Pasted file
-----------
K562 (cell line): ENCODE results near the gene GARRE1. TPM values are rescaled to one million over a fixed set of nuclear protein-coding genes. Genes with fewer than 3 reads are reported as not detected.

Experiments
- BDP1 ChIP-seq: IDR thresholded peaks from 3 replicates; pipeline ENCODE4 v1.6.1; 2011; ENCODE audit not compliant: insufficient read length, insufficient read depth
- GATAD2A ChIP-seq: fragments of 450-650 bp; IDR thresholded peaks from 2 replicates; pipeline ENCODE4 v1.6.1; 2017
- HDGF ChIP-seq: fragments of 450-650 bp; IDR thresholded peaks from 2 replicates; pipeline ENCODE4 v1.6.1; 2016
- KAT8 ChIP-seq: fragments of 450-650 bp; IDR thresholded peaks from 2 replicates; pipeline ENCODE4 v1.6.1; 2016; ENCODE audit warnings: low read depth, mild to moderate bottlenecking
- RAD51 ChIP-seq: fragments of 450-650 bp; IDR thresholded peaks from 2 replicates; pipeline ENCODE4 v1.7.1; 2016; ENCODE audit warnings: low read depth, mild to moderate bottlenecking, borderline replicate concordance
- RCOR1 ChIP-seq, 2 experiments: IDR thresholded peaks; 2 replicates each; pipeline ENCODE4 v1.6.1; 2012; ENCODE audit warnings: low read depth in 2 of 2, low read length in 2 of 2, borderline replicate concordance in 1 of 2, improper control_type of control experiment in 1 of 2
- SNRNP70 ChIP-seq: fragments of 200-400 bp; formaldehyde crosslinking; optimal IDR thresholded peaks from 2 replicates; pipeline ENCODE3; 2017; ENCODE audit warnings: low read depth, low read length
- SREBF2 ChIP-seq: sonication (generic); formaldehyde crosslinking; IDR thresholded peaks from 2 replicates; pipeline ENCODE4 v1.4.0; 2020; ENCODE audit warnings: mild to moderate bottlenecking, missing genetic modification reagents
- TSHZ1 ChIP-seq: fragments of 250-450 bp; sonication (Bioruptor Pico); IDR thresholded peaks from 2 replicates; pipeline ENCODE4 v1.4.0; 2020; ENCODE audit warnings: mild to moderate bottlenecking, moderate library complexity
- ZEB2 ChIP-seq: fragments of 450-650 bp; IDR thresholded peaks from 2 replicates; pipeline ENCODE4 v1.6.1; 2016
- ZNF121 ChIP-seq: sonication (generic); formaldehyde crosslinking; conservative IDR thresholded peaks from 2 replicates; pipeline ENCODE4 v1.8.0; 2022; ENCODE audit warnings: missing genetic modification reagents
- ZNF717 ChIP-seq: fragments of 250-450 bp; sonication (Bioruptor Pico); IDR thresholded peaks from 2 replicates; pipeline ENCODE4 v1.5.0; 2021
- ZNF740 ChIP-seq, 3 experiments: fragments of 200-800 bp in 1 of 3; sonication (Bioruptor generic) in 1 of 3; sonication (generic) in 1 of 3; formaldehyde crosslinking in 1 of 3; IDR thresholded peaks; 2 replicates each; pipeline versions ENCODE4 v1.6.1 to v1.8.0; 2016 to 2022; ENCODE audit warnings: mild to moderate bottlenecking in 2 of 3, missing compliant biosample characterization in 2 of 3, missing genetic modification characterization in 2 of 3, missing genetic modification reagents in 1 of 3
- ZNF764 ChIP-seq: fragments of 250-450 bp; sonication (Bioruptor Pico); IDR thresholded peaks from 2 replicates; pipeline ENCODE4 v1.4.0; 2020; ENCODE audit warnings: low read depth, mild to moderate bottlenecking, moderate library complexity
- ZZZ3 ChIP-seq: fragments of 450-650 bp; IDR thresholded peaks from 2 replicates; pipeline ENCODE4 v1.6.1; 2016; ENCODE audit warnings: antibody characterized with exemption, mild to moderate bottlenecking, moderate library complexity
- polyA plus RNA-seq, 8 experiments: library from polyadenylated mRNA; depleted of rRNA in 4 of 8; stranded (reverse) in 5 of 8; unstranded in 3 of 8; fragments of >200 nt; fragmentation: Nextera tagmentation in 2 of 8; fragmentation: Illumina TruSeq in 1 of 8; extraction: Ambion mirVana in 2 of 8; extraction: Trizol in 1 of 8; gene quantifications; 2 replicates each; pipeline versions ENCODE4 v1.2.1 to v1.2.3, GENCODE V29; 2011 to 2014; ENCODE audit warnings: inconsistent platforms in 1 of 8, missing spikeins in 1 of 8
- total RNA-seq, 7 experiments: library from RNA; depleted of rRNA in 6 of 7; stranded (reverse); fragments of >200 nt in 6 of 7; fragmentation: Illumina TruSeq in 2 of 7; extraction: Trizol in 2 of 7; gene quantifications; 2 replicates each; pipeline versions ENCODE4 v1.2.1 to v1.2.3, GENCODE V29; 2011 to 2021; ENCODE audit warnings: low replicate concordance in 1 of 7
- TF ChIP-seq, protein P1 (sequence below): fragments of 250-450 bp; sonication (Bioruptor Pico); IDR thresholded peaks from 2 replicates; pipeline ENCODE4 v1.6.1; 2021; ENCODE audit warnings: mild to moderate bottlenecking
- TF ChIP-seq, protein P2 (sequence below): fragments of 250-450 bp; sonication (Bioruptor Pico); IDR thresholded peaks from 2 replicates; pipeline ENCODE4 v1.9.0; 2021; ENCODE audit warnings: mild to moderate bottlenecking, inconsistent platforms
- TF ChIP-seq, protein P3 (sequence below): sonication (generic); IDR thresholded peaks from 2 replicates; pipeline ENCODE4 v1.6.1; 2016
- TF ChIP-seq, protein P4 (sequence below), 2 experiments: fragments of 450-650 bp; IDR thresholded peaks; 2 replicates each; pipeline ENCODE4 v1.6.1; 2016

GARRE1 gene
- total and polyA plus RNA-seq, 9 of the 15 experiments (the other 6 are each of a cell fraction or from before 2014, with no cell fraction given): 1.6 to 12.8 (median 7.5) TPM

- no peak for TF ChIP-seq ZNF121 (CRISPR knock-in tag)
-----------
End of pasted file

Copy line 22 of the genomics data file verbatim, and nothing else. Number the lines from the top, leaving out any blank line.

- TF ChIP-seq, protein P3 (sequence below): sonication (generic); IDR thresholded peaks from 2 replicates; pipeline ENCODE4 v1.6.1; 2016